Irish media reported the 202,000-square-foot (18,700-square-metre) office would have housed up to 2,000 employees in the Republic -- where the internet search leader maintains its European headquarters and a stable of 8,000 staff. — AFP

September 3, 2020

Amazon will create 7,000 permanent jobs in the UK by the end of the year, the American e-commerce giant announces in a boost for Britain's virus-hit economy.

"The company will add a further 7,000 new permanent roles by the end of 2020 across more than 50 sites, including corporate offices and two new fulfilment centres," Amazon says in a statement, adding that its total permanent UK workforce will number more than 40,000.

While a number of British retailers have axed thousands of jobs following the country's lockdown, others are creating vast amounts of new positions to cope with a surge in online shopping. — AFP

September 2, 2020

Australia has fallen into recession for the first time in three decades and Brazil's economy shrank by almost 10 percent because of the coronavirus, leaving China as the only major nation still recording economic growth during the pandemic.

A raft of bleak data from India to Europe in recent days has laid bare the toll from lockdowns as nations try to keep a lid on an illness that has killed more than 850,000 people and infected over 25 million.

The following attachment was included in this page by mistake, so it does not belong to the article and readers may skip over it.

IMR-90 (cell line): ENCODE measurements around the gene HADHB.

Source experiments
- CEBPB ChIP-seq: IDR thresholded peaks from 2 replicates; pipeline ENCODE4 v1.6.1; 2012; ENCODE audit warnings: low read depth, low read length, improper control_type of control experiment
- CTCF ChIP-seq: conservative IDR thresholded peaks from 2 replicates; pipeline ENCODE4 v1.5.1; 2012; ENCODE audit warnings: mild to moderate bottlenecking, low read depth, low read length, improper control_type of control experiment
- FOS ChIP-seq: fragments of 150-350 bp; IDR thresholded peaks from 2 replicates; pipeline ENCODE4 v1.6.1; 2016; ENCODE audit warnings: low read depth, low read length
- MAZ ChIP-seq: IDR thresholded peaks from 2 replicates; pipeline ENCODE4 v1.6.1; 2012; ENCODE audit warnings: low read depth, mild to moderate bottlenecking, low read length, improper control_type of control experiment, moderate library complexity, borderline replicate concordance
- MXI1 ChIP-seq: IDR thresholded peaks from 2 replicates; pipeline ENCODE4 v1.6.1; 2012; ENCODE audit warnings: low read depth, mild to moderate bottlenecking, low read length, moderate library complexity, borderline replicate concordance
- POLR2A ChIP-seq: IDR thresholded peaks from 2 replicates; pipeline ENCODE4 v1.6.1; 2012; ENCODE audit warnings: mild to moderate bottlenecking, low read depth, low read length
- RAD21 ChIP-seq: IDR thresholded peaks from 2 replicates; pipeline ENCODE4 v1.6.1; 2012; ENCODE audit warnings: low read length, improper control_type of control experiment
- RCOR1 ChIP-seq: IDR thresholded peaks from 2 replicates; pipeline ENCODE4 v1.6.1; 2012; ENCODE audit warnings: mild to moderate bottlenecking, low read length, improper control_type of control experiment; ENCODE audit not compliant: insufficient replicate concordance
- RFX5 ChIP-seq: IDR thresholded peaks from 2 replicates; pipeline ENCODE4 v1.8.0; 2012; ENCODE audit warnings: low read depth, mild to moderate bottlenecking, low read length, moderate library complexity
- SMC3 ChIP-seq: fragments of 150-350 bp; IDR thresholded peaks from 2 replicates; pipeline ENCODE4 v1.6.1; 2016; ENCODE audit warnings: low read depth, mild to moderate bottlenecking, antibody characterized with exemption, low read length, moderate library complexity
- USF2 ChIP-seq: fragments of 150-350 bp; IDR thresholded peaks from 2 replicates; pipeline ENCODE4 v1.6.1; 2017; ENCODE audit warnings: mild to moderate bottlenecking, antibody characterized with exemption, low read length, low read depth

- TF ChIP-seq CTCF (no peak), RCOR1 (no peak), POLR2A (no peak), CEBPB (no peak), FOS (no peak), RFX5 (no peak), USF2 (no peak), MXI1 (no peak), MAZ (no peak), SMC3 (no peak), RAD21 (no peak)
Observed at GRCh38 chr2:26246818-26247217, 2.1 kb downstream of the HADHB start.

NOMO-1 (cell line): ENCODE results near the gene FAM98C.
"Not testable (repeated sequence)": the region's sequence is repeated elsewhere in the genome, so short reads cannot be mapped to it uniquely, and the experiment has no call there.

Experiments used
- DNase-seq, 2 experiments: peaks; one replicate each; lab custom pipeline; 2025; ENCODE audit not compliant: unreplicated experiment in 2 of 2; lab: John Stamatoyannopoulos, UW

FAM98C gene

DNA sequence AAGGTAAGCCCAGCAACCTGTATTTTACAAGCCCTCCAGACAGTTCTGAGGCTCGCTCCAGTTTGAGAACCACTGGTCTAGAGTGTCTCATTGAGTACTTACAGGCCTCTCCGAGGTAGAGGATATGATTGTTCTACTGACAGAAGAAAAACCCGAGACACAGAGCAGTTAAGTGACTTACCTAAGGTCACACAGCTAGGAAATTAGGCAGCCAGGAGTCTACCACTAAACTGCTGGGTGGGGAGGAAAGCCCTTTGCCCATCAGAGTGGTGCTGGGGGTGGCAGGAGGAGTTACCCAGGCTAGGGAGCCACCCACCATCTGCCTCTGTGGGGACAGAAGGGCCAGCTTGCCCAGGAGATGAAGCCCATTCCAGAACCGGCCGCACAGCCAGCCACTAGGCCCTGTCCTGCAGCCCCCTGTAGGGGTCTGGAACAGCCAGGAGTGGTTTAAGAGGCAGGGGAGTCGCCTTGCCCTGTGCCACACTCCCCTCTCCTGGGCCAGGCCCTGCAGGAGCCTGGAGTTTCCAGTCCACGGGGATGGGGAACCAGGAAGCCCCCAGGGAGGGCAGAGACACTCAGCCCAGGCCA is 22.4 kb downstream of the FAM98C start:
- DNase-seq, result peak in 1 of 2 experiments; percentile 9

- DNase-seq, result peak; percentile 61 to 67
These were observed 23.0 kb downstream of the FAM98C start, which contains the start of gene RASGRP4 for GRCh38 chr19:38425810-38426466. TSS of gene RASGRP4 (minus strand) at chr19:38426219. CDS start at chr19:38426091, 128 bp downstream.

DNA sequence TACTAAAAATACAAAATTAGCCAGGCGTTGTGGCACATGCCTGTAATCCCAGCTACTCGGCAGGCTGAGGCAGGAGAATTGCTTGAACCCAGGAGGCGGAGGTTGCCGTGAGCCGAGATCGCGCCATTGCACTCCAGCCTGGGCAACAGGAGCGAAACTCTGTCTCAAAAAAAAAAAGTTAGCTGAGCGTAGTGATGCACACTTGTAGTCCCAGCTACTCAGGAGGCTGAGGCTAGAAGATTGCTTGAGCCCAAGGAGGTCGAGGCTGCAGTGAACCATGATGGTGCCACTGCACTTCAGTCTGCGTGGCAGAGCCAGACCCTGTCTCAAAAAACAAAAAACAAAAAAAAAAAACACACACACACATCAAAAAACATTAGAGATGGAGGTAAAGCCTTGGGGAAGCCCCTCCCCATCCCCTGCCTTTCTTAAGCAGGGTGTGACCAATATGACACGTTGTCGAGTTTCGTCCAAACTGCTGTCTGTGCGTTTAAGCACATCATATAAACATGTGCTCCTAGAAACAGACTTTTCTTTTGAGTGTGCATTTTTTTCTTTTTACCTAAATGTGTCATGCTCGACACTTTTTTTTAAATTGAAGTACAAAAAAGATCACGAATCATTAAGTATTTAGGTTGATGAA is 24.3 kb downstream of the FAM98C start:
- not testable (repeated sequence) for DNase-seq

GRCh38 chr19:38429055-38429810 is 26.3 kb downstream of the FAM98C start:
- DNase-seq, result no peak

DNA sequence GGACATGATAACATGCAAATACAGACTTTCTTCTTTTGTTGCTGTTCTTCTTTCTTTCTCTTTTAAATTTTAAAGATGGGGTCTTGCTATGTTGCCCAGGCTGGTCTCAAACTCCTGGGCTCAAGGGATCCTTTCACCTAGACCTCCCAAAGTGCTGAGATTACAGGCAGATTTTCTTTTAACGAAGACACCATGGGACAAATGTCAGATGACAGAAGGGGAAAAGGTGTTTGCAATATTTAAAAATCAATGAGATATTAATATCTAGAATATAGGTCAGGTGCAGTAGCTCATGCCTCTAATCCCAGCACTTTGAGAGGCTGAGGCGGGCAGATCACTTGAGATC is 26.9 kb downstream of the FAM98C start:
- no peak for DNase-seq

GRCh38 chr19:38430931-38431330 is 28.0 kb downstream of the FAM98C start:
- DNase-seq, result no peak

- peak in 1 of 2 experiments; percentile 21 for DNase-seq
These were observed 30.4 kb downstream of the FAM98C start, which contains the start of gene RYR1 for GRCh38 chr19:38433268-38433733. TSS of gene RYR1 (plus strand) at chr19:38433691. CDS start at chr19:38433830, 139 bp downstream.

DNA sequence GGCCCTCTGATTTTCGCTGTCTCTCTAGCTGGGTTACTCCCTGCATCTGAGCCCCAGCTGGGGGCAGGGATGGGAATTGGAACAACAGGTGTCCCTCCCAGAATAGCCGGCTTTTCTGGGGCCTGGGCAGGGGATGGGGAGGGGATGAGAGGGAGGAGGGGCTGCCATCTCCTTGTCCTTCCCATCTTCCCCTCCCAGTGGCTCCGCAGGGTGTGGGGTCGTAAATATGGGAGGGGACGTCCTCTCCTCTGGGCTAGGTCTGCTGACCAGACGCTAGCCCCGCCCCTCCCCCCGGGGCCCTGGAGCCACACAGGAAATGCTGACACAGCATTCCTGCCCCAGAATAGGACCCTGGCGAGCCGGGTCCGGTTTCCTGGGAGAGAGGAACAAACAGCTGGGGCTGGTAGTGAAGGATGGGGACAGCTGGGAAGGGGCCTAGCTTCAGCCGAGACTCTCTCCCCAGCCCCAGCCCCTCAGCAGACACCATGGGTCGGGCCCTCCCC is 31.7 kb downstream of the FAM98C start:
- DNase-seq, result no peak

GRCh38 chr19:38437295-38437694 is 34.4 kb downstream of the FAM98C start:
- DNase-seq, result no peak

The challenges were further highlighted Wednesday when Australia announced a record contraction of seven percent despite authorities providing billions of dollars in support to struggling firms.

"Today's national accounts confirm the devastating impact on the Australian economy from Covid-19," said Treasurer Josh Frydenberg. — AFP

August 31, 2020

China's "big four" banks have suffered a rare profit decline in the first half of the year, joining a growing body of financial institutions worldwide that have been hit by the coronavirus pandemic.

Bad-loan provisions rose as the pandemic hammered Chinese business activity, causing a historic first-quarter contraction and weighing on an economy that was already in long-term growth slowdown.

Bloomberg News said the profit declines — reported over the weekend — were the largest in more than a decade for the banks, which are closely supervised by the Chinese government and for years have typically posted slight but steady increases.

"The pandemic sent the world economy into a serious recession, posing heavier pressure on banks' business operations and asset quality in 2020," Industrial and Commercial Bank of China ICBC said in an earnings report. — AFP

August 26, 2020

Shares in Chinese e-commerce giant Alibaba jump to a new record, a day after the group's financial arm filed paperwork for a joint Shanghai and Hong Kong listing.

The IPO for Ant Group, the financial technology arm of Alibaba, is being billed as one of the world's largest listings, potentially eclipsing the record $29 billion raised by Saudi Aramco last year.

The company filed paperwork on Tuesday evening for a joint listing closer to home as tensions spiral between the United States and China. — AFP

August 24, 2020

US stocks opened the week like they closed last week: on a high note, amid news the US Food and Drug Administration (FDA) had authorized the use of a COVID-19 treatment.

About 30 minutes into the Monday trading session, the benchmark Dow Jones Industrial Average climbed 0.5% to 28,081.45.